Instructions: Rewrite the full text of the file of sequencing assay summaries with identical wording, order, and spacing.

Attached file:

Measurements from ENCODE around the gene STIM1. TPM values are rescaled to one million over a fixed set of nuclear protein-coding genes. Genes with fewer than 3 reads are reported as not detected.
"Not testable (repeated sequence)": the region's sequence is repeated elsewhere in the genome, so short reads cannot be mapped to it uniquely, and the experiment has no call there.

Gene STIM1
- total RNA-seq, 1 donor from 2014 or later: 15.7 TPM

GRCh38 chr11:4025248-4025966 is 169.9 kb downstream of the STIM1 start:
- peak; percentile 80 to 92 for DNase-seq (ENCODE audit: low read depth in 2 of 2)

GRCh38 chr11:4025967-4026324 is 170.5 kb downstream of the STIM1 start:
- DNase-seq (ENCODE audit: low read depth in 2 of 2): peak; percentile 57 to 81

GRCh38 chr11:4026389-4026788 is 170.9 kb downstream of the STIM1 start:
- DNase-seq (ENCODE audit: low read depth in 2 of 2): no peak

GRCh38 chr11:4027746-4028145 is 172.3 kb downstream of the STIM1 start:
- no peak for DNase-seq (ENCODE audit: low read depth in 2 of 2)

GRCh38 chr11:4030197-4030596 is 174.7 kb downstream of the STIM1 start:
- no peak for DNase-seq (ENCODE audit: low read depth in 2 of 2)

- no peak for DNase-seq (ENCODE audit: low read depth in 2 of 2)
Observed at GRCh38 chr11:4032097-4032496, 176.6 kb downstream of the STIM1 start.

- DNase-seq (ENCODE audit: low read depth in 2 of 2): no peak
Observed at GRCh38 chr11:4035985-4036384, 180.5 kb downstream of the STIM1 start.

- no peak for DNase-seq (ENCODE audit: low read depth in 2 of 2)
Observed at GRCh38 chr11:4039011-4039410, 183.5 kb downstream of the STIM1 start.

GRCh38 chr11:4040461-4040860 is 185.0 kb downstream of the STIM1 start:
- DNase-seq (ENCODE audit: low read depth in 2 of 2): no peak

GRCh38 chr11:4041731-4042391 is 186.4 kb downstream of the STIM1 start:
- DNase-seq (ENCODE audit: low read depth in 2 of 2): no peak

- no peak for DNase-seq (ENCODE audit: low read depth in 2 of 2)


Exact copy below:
Measurements from ENCODE around the gene STIM1. TPM values are rescaled to one million over a fixed set of nuclear protein-coding genes. Genes with fewer than 3 reads are reported as not detected.
"Not testable (repeated sequence)": the region's sequence is repeated elsewhere in the genome, so short reads cannot be mapped to it uniquely, and the experiment has no call there.

Gene STIM1
- total RNA-seq, 1 donor from 2014 or later: 15.7 TPM

GRCh38 chr11:4025248-4025966 is 169.9 kb downstream of the STIM1 start:
- peak; percentile 80 to 92 for DNase-seq (ENCODE audit: low read depth in 2 of 2)

GRCh38 chr11:4025967-4026324 is 170.5 kb downstream of the STIM1 start:
- DNase-seq (ENCODE audit: low read depth in 2 of 2): peak; percentile 57 to 81

GRCh38 chr11:4026389-4026788 is 170.9 kb downstream of the STIM1 start:
- DNase-seq (ENCODE audit: low read depth in 2 of 2): no peak

GRCh38 chr11:4027746-4028145 is 172.3 kb downstream of the STIM1 start:
- no peak for DNase-seq (ENCODE audit: low read depth in 2 of 2)

GRCh38 chr11:4030197-4030596 is 174.7 kb downstream of the STIM1 start:
- no peak for DNase-seq (ENCODE audit: low read depth in 2 of 2)

- no peak for DNase-seq (ENCODE audit: low read depth in 2 of 2)
Observed at GRCh38 chr11:4032097-4032496, 176.6 kb downstream of the STIM1 start.

- DNase-seq (ENCODE audit: low read depth in 2 of 2): no peak
Observed at GRCh38 chr11:4035985-4036384, 180.5 kb downstream of the STIM1 start.

- no peak for DNase-seq (ENCODE audit: low read depth in 2 of 2)
Observed at GRCh38 chr11:4039011-4039410, 183.5 kb downstream of the STIM1 start.

GRCh38 chr11:4040461-4040860 is 185.0 kb downstream of the STIM1 start:
- DNase-seq (ENCODE audit: low read depth in 2 of 2): no peak

GRCh38 chr11:4041731-4042391 is 186.4 kb downstream of the STIM1 start:
- DNase-seq (ENCODE audit: low read depth in 2 of 2): no peak

- no peak for DNase-seq (ENCODE audit: low read depth in 2 of 2)